Hijab ban: Karnataka minister's claim that not a single child dropped out, not supported by factstext_fields
- There are eight colleges in the district. Minority girls are studying in all of them. However, except for six students, no one came forward against the law. Hijab is not a barrier, School Education Minister Nagesh said
- Many students who get admission in private colleges that allow hijab have technical hurdles to continue their studies
Bengaluru: Karnataka School Education Minister BC Nagesh claimed that not a single student has stopped studying due to the hijab ban.The minister's claim comes amid reports citing RTI figures that Muslim female students are dropping out of colleges in large numbers.
The minister pointed out that the High Court upheld the stand taken by the Karnataka government on the issue of hijab. The Karnataka Education Act says that nothing religious should be allowed in educational institutions. How the six students who have been following this for so long suddenly came to the idea of wearing hijab? Who supported them? The government only implemented the law, said the minister.
Only in Udupi College did such a problem arise. There are eight colleges in the district. Minority girls are studying in all of them. However, except for six students, no one came forward against the law. Hijab is not a barrier. According to our data, no child has been suspended from college because of hijab, added the minister.
The uniform system in Karnataka which has been going on since 1985 was not brought by BJP. It was enacted through the Karnataka Education Act. Everyone has an obligation to obey the laws made through the democratic process in the legislature. How can only a few get away with it, Minister Nagesh asked.
RTI figures and data contradict Minister's claims
At the same time, the figures coming from official records contradict the minister's claims that the female students have not stopped their studies. After the ban on hijab, there are reports of a large number of Muslim female students dropping out of colleges in Karnataka. The Deccan Herald, citing RTI figures, reports that 16 percent of Muslim female students have obtained TCs from colleges under Mangalore University alone.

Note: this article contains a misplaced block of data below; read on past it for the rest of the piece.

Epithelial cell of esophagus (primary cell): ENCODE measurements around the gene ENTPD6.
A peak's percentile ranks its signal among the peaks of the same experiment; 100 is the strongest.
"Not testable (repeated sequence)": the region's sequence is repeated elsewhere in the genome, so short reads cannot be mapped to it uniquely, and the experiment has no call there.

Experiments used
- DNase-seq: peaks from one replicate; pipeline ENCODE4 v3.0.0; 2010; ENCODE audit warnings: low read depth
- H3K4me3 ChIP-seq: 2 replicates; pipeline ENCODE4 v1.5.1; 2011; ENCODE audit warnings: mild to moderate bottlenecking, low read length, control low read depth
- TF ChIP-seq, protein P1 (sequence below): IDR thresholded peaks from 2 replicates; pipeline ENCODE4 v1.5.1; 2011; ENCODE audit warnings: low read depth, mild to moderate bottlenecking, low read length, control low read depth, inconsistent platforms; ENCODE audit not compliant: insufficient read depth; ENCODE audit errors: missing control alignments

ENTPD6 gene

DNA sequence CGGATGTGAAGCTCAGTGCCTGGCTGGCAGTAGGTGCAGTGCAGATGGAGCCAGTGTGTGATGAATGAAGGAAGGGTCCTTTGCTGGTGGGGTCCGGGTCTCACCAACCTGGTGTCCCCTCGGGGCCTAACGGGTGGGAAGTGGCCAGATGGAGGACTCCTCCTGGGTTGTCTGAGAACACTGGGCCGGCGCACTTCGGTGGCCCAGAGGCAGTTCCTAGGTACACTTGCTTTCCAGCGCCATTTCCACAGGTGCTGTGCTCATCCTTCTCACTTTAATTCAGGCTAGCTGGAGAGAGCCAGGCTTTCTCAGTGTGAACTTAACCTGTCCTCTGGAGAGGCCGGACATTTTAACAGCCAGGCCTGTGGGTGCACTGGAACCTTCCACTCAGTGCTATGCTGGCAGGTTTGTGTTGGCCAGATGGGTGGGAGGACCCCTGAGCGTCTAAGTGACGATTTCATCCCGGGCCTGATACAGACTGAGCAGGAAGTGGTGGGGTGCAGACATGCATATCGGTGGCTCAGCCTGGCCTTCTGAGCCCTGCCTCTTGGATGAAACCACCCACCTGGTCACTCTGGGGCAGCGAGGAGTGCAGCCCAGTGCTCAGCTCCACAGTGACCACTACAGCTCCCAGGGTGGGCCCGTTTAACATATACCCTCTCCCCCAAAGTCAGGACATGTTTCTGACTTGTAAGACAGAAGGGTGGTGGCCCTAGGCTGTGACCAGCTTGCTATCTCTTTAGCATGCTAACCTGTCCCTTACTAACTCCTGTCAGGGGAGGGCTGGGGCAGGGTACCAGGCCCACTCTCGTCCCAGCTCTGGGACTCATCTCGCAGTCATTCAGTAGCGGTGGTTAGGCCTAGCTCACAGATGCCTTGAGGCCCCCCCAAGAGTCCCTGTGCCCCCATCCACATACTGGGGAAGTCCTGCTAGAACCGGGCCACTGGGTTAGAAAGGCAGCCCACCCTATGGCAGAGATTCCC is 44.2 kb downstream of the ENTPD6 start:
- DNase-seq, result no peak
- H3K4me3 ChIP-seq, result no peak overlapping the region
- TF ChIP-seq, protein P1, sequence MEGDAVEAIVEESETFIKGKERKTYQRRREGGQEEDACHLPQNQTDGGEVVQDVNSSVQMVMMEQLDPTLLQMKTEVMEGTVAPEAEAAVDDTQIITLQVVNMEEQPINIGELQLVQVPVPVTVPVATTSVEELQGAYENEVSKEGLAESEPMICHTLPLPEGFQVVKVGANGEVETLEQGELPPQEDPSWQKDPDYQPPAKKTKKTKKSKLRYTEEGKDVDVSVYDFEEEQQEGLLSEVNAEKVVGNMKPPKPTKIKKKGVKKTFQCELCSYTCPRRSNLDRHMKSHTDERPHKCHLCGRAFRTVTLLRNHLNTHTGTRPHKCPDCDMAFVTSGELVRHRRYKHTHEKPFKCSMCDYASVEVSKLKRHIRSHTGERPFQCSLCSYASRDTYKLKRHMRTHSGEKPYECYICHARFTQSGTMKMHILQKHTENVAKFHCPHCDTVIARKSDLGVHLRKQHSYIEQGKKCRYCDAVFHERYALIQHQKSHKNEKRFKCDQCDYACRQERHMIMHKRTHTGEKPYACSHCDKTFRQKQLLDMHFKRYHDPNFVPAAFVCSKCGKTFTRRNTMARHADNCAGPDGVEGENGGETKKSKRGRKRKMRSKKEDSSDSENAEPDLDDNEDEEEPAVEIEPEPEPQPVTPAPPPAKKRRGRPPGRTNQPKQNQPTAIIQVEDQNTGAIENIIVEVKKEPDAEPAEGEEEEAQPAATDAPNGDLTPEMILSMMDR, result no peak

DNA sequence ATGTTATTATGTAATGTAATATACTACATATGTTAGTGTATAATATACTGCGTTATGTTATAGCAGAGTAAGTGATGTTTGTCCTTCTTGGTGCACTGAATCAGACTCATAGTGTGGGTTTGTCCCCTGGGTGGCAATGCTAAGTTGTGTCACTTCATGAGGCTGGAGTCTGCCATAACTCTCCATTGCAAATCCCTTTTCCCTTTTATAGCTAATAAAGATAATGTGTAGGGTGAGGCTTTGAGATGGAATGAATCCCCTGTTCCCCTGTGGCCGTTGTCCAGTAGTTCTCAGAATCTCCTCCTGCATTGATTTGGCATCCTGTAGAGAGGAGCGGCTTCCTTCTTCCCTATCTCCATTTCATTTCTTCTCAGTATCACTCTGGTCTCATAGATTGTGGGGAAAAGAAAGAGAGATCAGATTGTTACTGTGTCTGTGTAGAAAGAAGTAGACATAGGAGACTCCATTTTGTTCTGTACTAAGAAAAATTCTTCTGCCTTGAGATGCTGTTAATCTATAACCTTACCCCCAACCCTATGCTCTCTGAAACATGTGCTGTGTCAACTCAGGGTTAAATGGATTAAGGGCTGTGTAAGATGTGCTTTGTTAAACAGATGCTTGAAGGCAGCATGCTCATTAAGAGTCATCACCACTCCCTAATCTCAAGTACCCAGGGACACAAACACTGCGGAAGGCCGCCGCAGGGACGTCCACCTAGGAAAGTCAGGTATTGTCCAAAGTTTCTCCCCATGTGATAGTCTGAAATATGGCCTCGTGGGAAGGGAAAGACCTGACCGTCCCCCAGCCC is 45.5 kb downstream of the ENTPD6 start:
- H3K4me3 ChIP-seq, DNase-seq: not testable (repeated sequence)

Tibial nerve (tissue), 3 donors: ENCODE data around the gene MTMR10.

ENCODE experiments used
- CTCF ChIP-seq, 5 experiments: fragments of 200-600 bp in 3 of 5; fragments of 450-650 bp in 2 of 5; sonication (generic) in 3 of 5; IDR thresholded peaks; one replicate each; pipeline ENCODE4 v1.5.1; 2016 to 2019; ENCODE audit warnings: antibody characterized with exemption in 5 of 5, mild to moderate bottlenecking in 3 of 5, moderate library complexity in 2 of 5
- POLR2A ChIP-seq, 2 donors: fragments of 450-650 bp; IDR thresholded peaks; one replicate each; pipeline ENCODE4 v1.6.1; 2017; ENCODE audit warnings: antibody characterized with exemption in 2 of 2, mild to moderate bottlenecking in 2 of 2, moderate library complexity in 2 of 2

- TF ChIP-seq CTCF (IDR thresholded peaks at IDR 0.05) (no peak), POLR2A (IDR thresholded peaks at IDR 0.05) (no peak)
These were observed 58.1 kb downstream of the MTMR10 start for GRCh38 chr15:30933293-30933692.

Some of these data were used by senior lawyer Kapil Sibal in the appeal in Supreme Court against the Karnataka High Court verdict.
Last May, Mangalore University Vice-Chancellor Prof. P.S. Yadpathithaya had informed that those who want to opt out of institutions due to hijab ban would be issued Transfer Certificates (TC). Following this, 16 percent of the Muslim female students pursuing undergraduate studies in various semesters left the college, as per response received to the RTI query.
In Dakshina Kannada and Udupi districts, 145 out of 900 female Muslim students who got admission in colleges under Mangalore University in 2020-21 and 2021-22 have secured TC. Many of them joined other colleges that allowed hijab, while others had to drop out because they could not afford the high fees in private self-financing institutions.
113 Muslim female students in colleges in Kodagu district are continuing their studies. There are 10 colleges in government and aided sectors in the district.
There are 39 Govt colleges between Dakshina Kannada and Udupi districts, plus 36 aided colleges. Most Muslim female students obtained TCs from colleges (34 percent). According to the report, out of the 51 Muslim female students, 35 left the Dr. P. Dayananda Pai-P Satheesa Pai First Grade College, considered to be one of the best government colleges in Dakshina Kannada district.
A large number of Muslim girls have dropped out of Haliangadi Govt. College and Ajjarkad Govt.College The principal of the former said that many female students have abandoned their college studies without even getting TC.
Many students who get admission in private colleges that allow hijab have technical hurdles to continue their studies Gasia, a fifth semester student, joined a private college after taking TC, but she can study the sixth semester only in 2023.
Vice Chancellor PS Yadapadithaya, VC of Mangalore University said that students had come to him with a request to help them get admission in the private colleges where their subjects of study are offered. He said that since such problems are difficult to solve, he suggested approaching the Open University. He also said that he advised them that education is more important than faith.
Although, the RTI reply said that not a single student has left the Uppinangadi Govt College, the college principal later admitted that two students had taken T.C. Those related to the issues point out that based on this, the number of students dropping out of colleges may be assumed as more than stated in such data.